Archive for egg whites

Mike Spoodles’ Old-Timey Hobo Vegetable Soup

Posted in food with tags , , , , , , , , , , , , , , , , , , , , , , , , , , , , , , , , , , , , , , , , , , , , on April 8, 2008 by uglydudefood

For the past three weeks, I’ve been actually cooking. Homemade vegetable soup, sir. Sure, it’s a meal that requires absolutely no maintenance, but it is fresher than anything you’re going to nuke up in the microwave. In a world drowning in preservatives and sassafrass (the ‘frass is not to be confused with sassafras, which is a fresh oil used to make root beer and ecstasy), you can never have enough fresh, unrefined produce.

My favorite part about my Old-Timey Hobo Vegetable Soup is that it is literally made of whatever you have laying around, assuming that whatever-you-have-laying-around is not your kid brother.

THE BROTH

Hobo Soup at workStewed tomatoes (canned–no salt added). This was a recommendation that initially turned me on to this “recipe” of sorts. You dump a can of stewed tomatoes (113 calories total) into a pot and add two- to four cans-full of water, making a nice, red, tomatoey broth. Any canned tomato will do, really. I accidentally bought diced tomatoes and they seemed to work fine (just fine). Watch out–most canned vegetables are doped up on sodium. Do yourself and your heart a favor. Go low-sodium and season your soup to taste later.

V8 Juice (low sodium, natch). If you’re looking for something with a bit more of a bouquet, V8 100% Vegetable Juice will work in a pinch. The reddish gunk is a mixture of tomatoes, carrots, celery, beets, parsley, lettuce, watercress, and spinach (AND IT TASTES AS GOOD AS IT SOUNDS). As a juice it is probably the most horrid thing known to man. As a broth? Well, it’ll do. Water it down to taste and plunk in your miscellaneous fillings. Tomato juice will also work, although at that point shouldn’t you get the actual tomato goodness of a can of stewed tomatoes?

Vegetable broth. Somehow there is an option even lazier than the previous two options. Available in convenient off-the-shelf can form, vegetable broth is the boiled-down essence of any number of stinky vegetables. You’ll probably fare better, though, making your own vegetable broth if you have the time.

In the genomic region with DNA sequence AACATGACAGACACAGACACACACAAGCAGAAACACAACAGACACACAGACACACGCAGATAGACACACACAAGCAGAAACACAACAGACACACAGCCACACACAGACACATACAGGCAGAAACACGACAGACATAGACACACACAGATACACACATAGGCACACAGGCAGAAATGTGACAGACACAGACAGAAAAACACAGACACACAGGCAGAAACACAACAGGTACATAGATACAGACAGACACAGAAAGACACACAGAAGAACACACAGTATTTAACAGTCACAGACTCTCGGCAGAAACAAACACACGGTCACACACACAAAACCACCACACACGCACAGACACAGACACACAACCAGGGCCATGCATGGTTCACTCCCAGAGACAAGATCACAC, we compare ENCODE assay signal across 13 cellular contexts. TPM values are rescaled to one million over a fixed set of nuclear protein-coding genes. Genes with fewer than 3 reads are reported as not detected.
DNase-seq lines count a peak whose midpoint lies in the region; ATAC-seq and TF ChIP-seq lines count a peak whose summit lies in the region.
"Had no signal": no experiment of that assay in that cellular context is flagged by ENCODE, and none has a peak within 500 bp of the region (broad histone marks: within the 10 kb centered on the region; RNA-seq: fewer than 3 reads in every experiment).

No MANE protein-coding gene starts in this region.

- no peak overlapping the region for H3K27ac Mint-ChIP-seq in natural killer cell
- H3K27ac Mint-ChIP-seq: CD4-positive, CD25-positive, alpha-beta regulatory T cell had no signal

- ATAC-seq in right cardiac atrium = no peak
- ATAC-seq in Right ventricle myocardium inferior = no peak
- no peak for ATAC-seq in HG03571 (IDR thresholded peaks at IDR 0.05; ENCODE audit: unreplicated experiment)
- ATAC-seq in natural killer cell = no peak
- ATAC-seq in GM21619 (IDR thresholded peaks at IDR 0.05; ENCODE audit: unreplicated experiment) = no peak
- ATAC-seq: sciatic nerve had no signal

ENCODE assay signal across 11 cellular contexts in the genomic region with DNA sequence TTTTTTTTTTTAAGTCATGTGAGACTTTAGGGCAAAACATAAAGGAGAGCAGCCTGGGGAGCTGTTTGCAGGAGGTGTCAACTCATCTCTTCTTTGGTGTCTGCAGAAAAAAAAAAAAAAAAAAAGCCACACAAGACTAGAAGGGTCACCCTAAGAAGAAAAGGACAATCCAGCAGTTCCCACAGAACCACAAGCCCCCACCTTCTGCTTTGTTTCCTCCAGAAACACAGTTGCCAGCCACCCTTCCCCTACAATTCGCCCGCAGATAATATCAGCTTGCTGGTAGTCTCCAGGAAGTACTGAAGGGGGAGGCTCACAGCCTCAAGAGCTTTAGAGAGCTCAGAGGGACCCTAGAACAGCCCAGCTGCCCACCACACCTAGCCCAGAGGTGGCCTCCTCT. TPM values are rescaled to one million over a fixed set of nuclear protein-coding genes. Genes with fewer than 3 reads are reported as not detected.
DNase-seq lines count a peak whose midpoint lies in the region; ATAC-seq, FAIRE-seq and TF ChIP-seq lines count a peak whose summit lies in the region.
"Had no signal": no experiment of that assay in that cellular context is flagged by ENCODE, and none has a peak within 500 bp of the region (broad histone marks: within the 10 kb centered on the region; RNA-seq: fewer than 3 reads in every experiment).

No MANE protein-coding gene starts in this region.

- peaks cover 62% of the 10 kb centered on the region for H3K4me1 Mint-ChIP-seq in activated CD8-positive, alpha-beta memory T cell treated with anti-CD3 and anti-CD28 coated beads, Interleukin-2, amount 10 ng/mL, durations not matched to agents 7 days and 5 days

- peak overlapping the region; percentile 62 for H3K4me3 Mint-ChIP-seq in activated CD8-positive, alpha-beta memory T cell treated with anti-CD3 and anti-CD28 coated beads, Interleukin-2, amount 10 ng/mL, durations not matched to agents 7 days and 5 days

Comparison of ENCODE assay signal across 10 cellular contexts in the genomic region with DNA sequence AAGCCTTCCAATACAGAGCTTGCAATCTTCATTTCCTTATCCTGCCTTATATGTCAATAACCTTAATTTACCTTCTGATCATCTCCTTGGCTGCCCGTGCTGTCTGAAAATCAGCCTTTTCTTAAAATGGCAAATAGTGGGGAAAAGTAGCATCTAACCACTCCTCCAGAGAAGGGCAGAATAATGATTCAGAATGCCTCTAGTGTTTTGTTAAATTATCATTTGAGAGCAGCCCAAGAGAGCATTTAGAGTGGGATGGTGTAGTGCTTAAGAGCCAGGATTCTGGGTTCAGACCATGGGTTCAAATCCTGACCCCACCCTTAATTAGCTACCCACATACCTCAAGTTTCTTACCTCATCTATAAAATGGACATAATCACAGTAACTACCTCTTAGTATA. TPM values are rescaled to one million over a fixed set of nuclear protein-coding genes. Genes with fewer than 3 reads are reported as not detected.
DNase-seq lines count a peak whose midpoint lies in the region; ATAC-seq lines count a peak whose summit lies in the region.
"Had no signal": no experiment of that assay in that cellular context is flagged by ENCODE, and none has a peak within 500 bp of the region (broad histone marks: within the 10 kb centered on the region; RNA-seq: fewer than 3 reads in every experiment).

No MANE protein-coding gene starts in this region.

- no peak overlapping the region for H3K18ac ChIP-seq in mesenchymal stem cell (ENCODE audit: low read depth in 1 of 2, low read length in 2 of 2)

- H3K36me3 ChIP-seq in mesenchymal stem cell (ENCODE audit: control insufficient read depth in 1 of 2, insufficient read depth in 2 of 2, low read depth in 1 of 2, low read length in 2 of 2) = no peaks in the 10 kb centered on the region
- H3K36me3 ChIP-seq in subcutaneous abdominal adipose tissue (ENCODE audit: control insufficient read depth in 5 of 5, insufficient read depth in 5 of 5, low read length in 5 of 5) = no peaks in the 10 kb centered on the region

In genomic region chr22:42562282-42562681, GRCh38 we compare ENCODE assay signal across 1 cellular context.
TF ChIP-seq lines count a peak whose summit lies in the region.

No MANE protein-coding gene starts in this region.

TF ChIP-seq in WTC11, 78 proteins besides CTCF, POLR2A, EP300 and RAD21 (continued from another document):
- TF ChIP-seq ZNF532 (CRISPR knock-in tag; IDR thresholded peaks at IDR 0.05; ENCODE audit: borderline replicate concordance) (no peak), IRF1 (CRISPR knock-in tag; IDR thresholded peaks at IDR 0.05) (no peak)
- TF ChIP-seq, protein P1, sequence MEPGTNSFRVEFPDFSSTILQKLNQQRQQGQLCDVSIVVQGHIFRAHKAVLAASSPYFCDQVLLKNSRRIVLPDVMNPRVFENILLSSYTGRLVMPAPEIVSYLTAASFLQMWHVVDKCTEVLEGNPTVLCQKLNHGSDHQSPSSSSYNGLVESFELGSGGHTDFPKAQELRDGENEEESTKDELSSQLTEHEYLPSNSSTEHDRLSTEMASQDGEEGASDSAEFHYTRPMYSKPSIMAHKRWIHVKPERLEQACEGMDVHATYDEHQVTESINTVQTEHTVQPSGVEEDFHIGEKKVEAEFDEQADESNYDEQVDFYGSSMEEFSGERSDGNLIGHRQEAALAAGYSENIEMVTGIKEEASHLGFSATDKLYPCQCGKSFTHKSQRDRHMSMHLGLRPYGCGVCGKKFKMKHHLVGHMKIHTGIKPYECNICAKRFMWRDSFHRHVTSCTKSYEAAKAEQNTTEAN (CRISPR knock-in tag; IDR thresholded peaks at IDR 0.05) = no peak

OTHER BROTH ALTERNATIVES: Of course you could make the broth out of just about anything. You could use plain old water and spice it up. If you’re a meat-eater, you could obviously go for the old standby chicken broth.

AND NOW TO THE VEGETABLES

Once again, the sky is the limit here. Whatever you have that is fresh and lingering around your kitchen can go into this pot. As a for-instance, here are the things that went into my soup tonight:

  • 1 red pepper
  • 1 yellow pepper
  • 1 green pepper (my peppers were shriveling)
  • 100g fresh onion
  • 10g garlic
  • 2 beets
  • 3 spears asparagus
  • 30g baby portabello mushrooms
  • 10 radishes

Beets have been a must-have in my soups for the past week. Not only do they add a subtle hint of sweetness (which is sorely lacking in most vegetables), but they will turn your soup blood red. For a less-messy option, you can chop up an apple to offset the veggies with sweetness.

Other favorites of mine include: zucchini, cabbage, carrots, celery, eggplant. You can boil an egg (or an egg white) in the broth as well.

Experiment gone horribly wrong: fresh jalapeo peppers, which are apparently as unappetizing in soup as they are in bulk eating contests.

PREPARATION

After all of the ingredients are tossed into a pot willy-nilly, bring the concoction to a boil. Once your soup has been boiling for several minutes, reduce the heat and cover your pot. Leave covered until you are ready to serve. Everything will get tender. Your veggies and broth will begin to influence each other with their flavors.

This soup can serve one or many. The nutritional value of an entire batch is generally less than 400 calories. With that said, it’s a very filling dish. If you attempt to eat the whole thing in one sitting, your stomach will probably rupture.

I’d strongly recommend this soup if you are looking for a filling, low-calorie, fat-free meal, or just a way to experiment with new and different vegetables. The only thing missing is the stone.

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Eating out: it’s not ONLY beneficial to your ladyfriend

Posted in food with tags , , , , , , , , , , , , , , , , , , , , , , , , , , , , , , , , , , , , , , , , , on April 7, 2008 by uglydudefood

Just like every other aspect of eating, restaurant-dining and I have had a bit of a tenuous relationship over the past three or four years. Oftentimes, I would accompany my family and friends to restaurants, only to order “just a Diet Coke,” or “decaf coffee, black.” More often, though, I would just avoid the whole eating-out situation altogether.

I’ve been better lately–I’ve been eating veggie burgers and salads. Pintos and cheese is a new Taco Bell mainstay. Hell, I’ve even scarfed down a slice of pizza or two since I’ve started trying to fix myself.